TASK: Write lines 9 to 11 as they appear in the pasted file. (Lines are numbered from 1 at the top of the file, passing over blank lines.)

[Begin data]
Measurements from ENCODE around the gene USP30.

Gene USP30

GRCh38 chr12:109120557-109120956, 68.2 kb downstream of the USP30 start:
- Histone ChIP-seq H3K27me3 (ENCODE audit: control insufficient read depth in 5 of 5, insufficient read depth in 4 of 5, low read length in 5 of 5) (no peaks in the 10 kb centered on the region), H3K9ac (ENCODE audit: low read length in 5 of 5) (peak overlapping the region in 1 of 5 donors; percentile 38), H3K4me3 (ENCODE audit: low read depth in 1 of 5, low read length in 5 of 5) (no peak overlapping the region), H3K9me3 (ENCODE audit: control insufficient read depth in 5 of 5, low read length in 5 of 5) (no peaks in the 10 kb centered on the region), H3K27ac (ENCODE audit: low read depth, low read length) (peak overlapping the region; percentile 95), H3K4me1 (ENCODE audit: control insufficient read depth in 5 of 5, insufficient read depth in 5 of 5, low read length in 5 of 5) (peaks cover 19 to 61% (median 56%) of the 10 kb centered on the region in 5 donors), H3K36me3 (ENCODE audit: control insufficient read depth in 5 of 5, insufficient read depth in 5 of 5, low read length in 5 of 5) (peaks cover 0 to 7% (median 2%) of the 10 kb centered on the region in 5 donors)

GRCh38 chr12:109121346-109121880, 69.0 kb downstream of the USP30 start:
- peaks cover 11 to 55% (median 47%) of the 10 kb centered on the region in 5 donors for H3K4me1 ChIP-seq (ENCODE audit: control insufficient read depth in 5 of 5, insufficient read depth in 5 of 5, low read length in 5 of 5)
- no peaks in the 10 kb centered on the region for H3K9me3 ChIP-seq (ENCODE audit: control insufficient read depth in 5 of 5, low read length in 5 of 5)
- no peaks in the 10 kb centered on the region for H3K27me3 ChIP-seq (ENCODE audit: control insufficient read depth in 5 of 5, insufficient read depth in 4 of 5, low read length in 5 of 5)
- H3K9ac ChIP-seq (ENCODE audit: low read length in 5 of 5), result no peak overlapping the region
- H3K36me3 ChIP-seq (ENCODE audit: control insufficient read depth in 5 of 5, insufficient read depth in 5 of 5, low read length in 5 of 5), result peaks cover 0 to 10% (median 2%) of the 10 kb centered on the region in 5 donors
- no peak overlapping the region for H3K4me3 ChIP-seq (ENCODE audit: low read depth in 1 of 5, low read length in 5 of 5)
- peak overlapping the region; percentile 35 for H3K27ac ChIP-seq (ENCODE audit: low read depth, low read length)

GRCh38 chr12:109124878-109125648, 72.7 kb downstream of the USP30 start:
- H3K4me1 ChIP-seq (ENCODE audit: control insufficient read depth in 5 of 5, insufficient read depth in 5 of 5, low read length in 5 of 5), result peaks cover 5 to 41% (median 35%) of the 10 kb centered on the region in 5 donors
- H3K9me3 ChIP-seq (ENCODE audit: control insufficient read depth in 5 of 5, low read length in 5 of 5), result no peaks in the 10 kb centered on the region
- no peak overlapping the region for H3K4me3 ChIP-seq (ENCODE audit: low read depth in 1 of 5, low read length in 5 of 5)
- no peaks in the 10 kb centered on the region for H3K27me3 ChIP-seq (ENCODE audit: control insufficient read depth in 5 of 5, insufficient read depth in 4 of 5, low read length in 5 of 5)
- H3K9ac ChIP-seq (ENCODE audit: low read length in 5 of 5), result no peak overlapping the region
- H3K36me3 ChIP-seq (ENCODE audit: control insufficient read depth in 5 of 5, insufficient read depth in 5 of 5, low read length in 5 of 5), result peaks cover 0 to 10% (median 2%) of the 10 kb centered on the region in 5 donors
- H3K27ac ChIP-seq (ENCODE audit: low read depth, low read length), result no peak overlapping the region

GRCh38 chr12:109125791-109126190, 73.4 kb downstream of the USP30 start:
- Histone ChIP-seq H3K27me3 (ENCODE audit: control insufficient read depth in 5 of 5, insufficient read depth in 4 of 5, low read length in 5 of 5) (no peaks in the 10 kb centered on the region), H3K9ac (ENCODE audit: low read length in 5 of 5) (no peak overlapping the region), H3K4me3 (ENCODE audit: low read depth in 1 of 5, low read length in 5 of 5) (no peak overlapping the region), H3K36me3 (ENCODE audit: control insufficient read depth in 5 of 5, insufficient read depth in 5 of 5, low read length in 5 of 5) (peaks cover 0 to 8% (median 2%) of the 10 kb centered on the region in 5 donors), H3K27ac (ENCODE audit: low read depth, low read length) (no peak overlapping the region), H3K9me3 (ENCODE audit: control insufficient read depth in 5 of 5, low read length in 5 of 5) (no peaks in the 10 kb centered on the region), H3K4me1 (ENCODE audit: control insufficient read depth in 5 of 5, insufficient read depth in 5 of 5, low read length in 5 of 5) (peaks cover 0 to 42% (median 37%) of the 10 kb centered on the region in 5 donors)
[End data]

- H3K9ac ChIP-seq (ENCODE audit: low read length in 5 of 5), result no peak overlapping the region
- H3K36me3 ChIP-seq (ENCODE audit: control insufficient read depth in 5 of 5, insufficient read depth in 5 of 5, low read length in 5 of 5), result peaks cover 0 to 10% (median 2%) of the 10 kb centered on the region in 5 donors
- no peak overlapping the region for H3K4me3 ChIP-seq (ENCODE audit: low read depth in 1 of 5, low read length in 5 of 5)